A Well-Researched But Narrowly-Focused Volume
It is hard to leave behind a book which was written with an inspired hand and move to one, which while solid, lacks the flare of the previous tome. Thus was my fate as I plunged into Tactics and Procurement in the Hapsburg Military 1866-1918 by John A. Dredger, after reading Beyond Nationalism: A Social and Political History of the Hapsburg Officer Corps 1848-1918 by Istvan Deak.
Of course, the books are very different. In contrast to Deak's volume, Tactics and Procurement deals with the funding decisions undertaken by the Austro-Hungarian military, the development of its doctrine (especially the doctrine of offensive a outrance in the Austro-Hungarian context), and the implementation of its tactics and active combat training. Instead of problems with funding being the cause for the defeat of the Hapsburg armies, instead, they made convenient excuses for the army, which itself bears primary responsibility for the defeat. While at times Beyond Nationalism touched on these concepts, it was fundamentally devoted to a careful statistical analysis of the world of Austro-Hungarian officers, and the army as a whole was just an extension of this, instead of being its principal focus. But while I run the risk of an early revelation of bias, the book lacks some of the flair of Beyond Nationalism, and despite all of its research, I believe it to be critically flawed.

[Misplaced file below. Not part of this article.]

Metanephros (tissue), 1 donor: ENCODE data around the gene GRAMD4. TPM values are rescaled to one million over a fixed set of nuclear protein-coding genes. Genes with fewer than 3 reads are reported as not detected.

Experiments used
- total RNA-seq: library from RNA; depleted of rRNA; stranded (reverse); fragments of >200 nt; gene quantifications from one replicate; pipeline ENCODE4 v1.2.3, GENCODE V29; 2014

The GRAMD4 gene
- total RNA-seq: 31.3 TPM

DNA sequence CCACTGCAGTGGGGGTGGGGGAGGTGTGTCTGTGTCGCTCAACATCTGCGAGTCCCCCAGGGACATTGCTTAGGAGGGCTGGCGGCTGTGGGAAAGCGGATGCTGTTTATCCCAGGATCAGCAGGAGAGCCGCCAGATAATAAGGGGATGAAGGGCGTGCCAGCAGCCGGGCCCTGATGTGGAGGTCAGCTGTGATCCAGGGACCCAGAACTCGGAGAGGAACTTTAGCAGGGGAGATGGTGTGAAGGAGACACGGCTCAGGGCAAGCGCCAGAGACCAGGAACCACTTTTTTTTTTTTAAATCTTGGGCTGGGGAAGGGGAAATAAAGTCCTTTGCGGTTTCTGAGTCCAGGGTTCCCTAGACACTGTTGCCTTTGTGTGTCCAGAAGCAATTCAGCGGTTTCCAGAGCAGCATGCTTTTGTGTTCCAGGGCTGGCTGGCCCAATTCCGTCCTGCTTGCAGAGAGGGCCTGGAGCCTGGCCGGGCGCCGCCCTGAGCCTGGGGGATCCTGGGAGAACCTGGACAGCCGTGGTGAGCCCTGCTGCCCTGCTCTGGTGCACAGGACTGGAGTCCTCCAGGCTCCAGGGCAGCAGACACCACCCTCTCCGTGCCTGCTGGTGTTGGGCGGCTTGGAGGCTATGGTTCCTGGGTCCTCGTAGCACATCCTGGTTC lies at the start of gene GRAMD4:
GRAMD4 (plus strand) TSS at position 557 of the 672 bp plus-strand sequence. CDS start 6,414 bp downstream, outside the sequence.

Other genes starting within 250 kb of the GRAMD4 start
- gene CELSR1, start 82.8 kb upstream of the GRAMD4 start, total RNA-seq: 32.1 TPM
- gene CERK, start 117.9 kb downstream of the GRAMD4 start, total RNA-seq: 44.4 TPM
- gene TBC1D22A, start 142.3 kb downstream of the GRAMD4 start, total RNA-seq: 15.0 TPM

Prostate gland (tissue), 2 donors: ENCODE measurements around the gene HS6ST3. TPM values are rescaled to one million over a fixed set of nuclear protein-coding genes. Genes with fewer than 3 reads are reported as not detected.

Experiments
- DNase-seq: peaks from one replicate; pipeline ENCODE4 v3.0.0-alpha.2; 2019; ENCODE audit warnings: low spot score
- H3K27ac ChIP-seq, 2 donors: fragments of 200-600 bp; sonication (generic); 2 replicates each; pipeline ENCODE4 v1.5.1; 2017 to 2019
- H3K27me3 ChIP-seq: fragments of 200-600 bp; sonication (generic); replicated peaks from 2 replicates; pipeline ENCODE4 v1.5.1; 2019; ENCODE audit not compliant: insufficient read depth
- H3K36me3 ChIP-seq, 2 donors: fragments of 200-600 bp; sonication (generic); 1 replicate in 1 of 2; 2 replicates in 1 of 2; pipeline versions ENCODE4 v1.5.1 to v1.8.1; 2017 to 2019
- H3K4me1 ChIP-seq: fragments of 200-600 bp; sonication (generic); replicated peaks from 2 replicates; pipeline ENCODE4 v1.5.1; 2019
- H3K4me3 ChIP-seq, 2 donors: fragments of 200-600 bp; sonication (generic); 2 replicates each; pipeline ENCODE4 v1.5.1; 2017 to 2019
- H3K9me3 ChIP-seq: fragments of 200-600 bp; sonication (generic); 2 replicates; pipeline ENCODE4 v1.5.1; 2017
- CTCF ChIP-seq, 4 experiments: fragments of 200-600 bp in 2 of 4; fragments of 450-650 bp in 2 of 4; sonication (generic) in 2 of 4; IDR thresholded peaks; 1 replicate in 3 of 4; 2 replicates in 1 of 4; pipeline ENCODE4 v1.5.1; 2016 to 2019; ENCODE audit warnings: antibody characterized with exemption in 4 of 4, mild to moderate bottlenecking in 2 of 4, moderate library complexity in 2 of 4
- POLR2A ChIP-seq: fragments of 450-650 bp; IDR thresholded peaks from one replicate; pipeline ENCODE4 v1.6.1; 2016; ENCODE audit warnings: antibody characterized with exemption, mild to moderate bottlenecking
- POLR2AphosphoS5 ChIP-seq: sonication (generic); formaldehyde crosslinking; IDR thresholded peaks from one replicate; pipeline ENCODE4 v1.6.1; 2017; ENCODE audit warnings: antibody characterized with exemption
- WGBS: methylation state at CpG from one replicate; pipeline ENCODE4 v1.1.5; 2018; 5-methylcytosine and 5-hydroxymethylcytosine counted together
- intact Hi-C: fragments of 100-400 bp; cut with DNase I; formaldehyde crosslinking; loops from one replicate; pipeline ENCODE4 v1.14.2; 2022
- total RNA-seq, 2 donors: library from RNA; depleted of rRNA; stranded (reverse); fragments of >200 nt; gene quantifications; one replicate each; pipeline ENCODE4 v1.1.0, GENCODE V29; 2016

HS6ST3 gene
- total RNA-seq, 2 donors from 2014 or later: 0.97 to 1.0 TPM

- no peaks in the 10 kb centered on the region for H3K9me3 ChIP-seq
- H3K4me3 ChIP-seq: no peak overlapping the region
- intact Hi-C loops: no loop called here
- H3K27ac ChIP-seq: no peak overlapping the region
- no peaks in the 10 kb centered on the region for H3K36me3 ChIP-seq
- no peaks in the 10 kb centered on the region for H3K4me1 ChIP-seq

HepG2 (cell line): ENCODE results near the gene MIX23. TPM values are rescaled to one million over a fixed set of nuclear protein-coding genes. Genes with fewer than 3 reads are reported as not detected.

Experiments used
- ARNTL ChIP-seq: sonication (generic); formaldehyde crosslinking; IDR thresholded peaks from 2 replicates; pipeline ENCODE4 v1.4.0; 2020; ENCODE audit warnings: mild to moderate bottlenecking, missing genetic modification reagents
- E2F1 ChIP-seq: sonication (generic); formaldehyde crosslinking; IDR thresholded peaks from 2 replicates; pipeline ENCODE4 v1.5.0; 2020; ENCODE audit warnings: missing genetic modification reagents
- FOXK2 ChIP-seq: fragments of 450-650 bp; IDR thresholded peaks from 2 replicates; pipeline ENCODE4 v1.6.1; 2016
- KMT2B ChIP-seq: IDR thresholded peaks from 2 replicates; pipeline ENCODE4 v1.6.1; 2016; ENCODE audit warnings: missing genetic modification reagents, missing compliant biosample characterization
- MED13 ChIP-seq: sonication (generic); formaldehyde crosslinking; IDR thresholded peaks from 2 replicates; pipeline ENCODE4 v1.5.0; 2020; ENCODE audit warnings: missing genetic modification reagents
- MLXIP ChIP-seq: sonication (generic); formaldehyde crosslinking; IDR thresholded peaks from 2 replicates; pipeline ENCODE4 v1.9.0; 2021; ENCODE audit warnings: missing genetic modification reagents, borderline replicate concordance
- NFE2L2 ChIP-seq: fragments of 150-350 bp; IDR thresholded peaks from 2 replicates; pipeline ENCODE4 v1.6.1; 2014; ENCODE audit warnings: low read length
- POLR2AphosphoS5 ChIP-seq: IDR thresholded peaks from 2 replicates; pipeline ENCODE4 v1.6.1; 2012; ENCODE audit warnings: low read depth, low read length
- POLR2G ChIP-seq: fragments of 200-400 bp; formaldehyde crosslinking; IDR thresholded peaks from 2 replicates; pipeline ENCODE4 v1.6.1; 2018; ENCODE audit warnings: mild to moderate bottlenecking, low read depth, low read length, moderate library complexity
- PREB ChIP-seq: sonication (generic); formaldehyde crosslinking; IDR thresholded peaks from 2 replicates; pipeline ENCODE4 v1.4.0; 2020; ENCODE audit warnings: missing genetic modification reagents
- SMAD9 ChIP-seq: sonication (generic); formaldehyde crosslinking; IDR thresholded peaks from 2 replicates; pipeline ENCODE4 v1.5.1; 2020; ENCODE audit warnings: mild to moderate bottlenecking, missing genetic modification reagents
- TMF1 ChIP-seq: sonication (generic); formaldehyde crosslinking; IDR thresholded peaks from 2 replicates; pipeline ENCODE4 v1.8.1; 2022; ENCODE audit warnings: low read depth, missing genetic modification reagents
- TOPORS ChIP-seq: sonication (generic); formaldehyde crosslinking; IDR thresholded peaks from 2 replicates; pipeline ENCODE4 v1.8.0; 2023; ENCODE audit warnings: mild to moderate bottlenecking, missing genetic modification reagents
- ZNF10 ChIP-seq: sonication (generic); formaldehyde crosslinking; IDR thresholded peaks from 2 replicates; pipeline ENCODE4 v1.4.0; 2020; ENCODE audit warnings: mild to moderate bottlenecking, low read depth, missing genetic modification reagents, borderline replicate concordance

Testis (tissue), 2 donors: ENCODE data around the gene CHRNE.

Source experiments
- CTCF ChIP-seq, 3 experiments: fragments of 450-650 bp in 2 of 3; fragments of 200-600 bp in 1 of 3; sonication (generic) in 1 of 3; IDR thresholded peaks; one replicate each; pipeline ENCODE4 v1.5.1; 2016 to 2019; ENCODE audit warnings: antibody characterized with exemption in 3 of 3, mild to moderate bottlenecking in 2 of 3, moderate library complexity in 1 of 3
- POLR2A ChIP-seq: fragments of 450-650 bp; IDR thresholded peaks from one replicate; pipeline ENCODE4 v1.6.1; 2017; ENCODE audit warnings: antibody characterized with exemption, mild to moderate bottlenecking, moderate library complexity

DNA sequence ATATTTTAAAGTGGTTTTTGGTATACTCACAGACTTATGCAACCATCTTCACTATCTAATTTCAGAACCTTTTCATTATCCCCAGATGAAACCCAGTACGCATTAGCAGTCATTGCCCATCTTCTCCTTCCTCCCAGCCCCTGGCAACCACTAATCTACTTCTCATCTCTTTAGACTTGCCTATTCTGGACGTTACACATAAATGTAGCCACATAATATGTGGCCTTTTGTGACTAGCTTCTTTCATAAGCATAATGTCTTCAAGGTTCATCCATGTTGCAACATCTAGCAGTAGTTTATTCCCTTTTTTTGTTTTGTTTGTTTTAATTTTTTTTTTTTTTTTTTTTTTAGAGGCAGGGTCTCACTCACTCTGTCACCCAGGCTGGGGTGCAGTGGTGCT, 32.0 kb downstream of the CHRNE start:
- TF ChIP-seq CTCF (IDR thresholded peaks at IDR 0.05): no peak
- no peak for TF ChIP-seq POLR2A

An initial chapter in the book lays outs its objective and premise. Then, it begins in earnest, exploring the Austro-Prussian War, and the failings and flaws of the Austrian army—flaws that went beyond insufficient parliamentary funding or an inferior rifle, as defeat is often portrayed as being the child of. Then it examines how, after the catastrophic defeat against Prussia in the Austro-Prussian War, the Austrian army attempted to reform itself and examine its defeat, and the debates which it undertook towards its future, as well as the parliamentary and management problems it faced. It then moves to the Russo-Turkish war and perceptions of Russian military operations, and thereafter trial in arms of the conflict in Bosnia in 1878 is then briefly covered, along with the impressions formed of it and Austro-Hungarian performance thereby Austro-Hungarian leaders. The following chapter—Chapter 5, "From Progress to Reversion"—is based upon Austro-Hungarian institution and response to the dramatically increasing firepower and tactically changing conditions upon the battlefield, concerning tactical principles, equipment, and education. Chapter 6 focuses on the leadership of Conrad, the Austro-Hungarian tactical instructor and later chief of staff, as well as reactions to the Boer war and the psychological and intellectual currents behind the idea of the "will towards victory"—the belief that the spirit would triumph over material and firepower. It also deals with artillery and some of the missed opportunities of the Austro-Hungarians, such as tank development, and the naval fleet. The final chapter is the operations of the Austro-Hungarian army during the war itself, against Russia in Galicia and against Serbia during the 1914 campaigns primarily, and then the remaining years of the war. A conclusion, chapter 8, sums up the book's main points.